How To Put Out A Grease Fire On A Grill (4 Safe Ways)

Jayden Lawson
Published by Jayden Lawson
Last Updated On: March 14, 2024

Meat – check! Drinks – check! Invitations – check!

If you love grilling, then you certainly enjoy calling your friends or family for a barbeque.

But, what happens when your grill disappoints you and instead of the tasty meat and fun celebration, you end up with grease fires?

Wondering how to put out a grease fire on a grill quickly? Here's what to do when this unpredicted event happens.

Quick Summary

  • Putting out a grease fire on a grill requires caution; never use water, as it may worsen the fire. Instead, move the meat to the edge or use baking soda or salt.
  • Regular maintenance like cleaning grill grates, heating them properly, and controlling the grill's temperature can prevent grease fires.
  • According to a 2018 study published in the National Library of Medicine, cooking equipment was involved in 46% of reported home fires from 2010 to 2014, with over 450 daily home fires associated with cooking, highlighting the significant risk posed by cooking oil and other combustible kitchen materials [1].
  • In case of intense flames, having a fire extinguisher nearby is essential, and if the situation gets out of control, calling the local fire department is advised.

4 Ways On How to Safely Extinguish a Grease Fire on a Grill

Man putting out a grease fire on a grill

The appearance of flames on the grill is common due to the melting of fat and liquids on hot surfaces. According to a 2020 NPFA research, there are more than 10.000 home fires caused by grills every year. July is the pick month, followed by June, May, and August [2].

If there is a fire on your grill, don't panic! Several tricks can help you in preventing grease fires at home so that this event won't ruin your day.

1. Do Not Use Water

Water and fat oil are not the best of friends. You will frequently hear that you should not mix them.

The same case appears on the grill. It is full of fat because of the meat oil, so when there are grease fires, you should not throw water on the flame as it may worsen the fire.

2. Move the Meat to the Edge

If the meat fat burns, move the food to the edge of the grill, where there are no flames (indirect zone). Wait for the fat to burn and then return it.

3. Turn Off the Grill Vents and Use Baking Soda or Salt

If the flame is big and you can’t reach the meat, turn off the burners to decrease the flame. Put baking soda or salt on the flame, and it will quench it quickly and efficiently.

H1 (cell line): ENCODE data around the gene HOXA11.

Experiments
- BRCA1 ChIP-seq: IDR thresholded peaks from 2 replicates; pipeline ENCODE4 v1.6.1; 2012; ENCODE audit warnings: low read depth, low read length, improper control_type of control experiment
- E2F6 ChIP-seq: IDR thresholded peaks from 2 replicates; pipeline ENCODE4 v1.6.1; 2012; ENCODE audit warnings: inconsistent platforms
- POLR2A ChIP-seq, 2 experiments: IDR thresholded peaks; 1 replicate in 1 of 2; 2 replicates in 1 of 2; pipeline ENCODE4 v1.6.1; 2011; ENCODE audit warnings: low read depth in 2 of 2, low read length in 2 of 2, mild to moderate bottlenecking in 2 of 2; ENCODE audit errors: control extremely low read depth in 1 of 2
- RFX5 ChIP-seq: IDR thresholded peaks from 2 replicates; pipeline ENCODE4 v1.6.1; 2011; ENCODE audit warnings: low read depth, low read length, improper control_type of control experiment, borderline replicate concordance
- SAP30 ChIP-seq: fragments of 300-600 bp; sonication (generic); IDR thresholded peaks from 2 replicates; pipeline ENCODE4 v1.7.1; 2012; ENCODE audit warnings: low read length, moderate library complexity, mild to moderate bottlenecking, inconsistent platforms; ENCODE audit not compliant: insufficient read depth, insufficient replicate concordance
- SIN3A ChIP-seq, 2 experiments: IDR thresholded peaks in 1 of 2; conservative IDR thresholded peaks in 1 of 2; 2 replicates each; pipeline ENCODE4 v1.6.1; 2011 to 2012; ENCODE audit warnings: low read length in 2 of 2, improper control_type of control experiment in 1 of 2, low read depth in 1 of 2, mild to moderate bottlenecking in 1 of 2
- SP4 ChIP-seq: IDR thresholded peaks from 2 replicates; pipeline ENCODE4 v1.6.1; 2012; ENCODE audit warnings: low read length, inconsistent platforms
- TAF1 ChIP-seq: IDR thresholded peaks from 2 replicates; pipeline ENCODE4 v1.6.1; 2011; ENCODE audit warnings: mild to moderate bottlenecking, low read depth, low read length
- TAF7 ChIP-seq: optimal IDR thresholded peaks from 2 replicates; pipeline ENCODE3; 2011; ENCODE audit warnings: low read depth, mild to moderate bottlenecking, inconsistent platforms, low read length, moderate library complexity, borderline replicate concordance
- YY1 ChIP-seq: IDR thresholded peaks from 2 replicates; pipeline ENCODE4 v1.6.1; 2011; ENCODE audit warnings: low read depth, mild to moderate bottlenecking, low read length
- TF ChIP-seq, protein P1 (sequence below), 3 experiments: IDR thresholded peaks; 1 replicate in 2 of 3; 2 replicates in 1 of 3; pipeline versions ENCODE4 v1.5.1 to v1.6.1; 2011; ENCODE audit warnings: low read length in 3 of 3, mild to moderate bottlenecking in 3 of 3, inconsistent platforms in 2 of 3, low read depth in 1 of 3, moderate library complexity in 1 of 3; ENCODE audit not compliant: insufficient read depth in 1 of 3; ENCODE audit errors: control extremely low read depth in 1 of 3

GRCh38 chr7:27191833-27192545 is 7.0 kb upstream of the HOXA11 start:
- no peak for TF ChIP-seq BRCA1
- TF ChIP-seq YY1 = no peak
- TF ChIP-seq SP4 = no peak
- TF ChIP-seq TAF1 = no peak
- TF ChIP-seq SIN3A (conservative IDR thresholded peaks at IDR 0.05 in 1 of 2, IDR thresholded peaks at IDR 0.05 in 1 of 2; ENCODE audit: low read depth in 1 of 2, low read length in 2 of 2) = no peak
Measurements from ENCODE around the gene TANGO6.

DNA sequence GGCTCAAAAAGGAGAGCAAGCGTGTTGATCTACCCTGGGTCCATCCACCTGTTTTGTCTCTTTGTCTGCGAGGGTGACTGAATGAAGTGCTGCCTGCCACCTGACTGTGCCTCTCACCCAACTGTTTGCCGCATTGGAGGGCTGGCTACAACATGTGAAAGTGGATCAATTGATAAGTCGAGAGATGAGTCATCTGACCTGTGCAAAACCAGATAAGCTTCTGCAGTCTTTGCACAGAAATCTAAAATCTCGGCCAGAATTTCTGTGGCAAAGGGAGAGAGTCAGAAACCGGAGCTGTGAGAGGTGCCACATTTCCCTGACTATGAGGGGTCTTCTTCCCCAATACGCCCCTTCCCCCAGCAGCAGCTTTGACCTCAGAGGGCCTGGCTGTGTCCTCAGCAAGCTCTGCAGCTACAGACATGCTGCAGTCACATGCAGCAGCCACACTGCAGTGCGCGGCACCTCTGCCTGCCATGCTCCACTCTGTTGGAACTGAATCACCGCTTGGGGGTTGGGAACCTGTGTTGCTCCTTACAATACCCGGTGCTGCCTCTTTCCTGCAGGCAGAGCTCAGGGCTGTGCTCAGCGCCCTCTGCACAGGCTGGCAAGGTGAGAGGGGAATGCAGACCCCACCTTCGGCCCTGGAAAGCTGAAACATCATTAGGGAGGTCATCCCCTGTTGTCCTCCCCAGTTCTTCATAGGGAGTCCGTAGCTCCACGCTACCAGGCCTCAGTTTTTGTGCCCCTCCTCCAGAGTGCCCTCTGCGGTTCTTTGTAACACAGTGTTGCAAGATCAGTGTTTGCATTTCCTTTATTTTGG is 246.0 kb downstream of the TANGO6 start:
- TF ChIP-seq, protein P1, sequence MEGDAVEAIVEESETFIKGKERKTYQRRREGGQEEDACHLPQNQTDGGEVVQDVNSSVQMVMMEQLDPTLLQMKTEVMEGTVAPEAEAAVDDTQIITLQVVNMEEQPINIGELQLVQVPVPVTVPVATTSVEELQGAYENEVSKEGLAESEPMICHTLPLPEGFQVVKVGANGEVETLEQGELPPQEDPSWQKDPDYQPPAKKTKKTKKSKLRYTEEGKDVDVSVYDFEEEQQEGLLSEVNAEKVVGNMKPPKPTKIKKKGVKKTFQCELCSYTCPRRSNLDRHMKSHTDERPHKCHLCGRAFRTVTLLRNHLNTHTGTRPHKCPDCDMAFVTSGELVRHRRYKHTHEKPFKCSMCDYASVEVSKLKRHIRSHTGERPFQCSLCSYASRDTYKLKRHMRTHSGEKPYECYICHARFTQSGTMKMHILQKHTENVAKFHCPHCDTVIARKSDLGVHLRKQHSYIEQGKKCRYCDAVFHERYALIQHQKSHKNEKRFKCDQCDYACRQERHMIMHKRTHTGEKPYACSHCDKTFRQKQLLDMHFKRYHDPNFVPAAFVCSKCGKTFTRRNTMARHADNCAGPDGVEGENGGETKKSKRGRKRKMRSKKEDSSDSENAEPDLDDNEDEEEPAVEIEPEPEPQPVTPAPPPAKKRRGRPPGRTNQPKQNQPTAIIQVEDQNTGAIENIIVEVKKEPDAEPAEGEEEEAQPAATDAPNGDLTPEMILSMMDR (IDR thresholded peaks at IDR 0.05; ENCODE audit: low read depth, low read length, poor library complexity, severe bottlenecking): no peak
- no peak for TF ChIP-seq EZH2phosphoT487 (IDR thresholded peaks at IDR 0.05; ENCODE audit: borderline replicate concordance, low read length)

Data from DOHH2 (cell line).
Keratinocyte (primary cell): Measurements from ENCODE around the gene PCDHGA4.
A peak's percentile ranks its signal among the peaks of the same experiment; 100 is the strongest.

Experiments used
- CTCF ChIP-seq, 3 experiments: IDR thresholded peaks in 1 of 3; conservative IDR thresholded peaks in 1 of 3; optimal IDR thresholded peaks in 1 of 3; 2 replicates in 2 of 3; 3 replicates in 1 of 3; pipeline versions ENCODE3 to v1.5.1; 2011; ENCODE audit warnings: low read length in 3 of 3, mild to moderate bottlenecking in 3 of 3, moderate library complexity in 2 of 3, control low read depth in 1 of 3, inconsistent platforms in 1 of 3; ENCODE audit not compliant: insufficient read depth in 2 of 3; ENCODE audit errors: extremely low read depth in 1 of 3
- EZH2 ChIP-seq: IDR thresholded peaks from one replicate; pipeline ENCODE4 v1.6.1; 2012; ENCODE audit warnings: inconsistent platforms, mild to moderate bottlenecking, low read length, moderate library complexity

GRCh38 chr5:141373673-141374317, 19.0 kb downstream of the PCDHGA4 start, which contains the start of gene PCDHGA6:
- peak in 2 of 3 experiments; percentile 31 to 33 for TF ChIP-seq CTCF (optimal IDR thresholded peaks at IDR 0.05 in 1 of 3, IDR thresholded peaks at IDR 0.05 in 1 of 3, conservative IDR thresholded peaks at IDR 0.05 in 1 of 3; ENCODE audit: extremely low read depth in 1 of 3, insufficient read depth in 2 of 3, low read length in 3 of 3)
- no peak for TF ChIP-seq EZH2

4. Call the Local Fire Department

Always have an extinguisher near you. If the flame increases in intensity you should use a fire extinguisher first.

If the fire is so strong and none of the tricks we have mentioned above worked, you should leave the area and get help from the local fire department.

“Grilling takes the formality out of entertaining. Everyone wants to get involved.”

- Bobby Flay, Chef

Tips for Avoiding Grease Fires on a Grill

Cleaning and heating grill grates

Use Clean Grill Grates

The grill grates must be clean. On dirty grills, the remnants of the previous roast are glued to the fresh meat and altogether to the grills.

To prevent fire, first, rub them in the kitchen with a new brush and water to remove all the remnants of the previous cooking.

We have an easy-to-follow guide on how to clean cast iron grill grates, so be sure to check it out.

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Heat the Grill Grates

To avoid grease fires, you should always heat the gas grill to the maximum temperature, even if the recipe requires a medium or low temperature. On hot grills, the food immediately starts cooking and prevents the meat from sticking.

Prepare Everything Before You Start Grilling

When the outdoor fire pit is on, and the food is on the pan, cooking must be our only concern. Once you put the food on the pan, you have no more time to go to the kitchen or look for new plates, cut vegetables, or shape burgers.

It can easily happen that the roast burns because of the meat oil falling on the grease tray. Make sure to have an extinguisher somewhere near, in case of an accident.

Control the Grill’s Temperature

You have to constantly watch the temperature that the gas grill reaches. At the beginning of cooking, the temperature should be maximum, and it gradually drops during grilling.

Be near your grill, and monitor carefully when it starts to lose temperature, to keep adding fuel on time. The extinguisher should always be near you in case something goes wrong.

Read More: How to put Out a Charcoal Grill


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About the author

Jayden Lawson
Jayden is a CPW certified lifestyle writer, father of two, and a self-taught culinary artist with a passion for Southern cooking. His readers enjoy the expert interviews, success stories, and tips he shares about anything delicious, meaty, and thriving.
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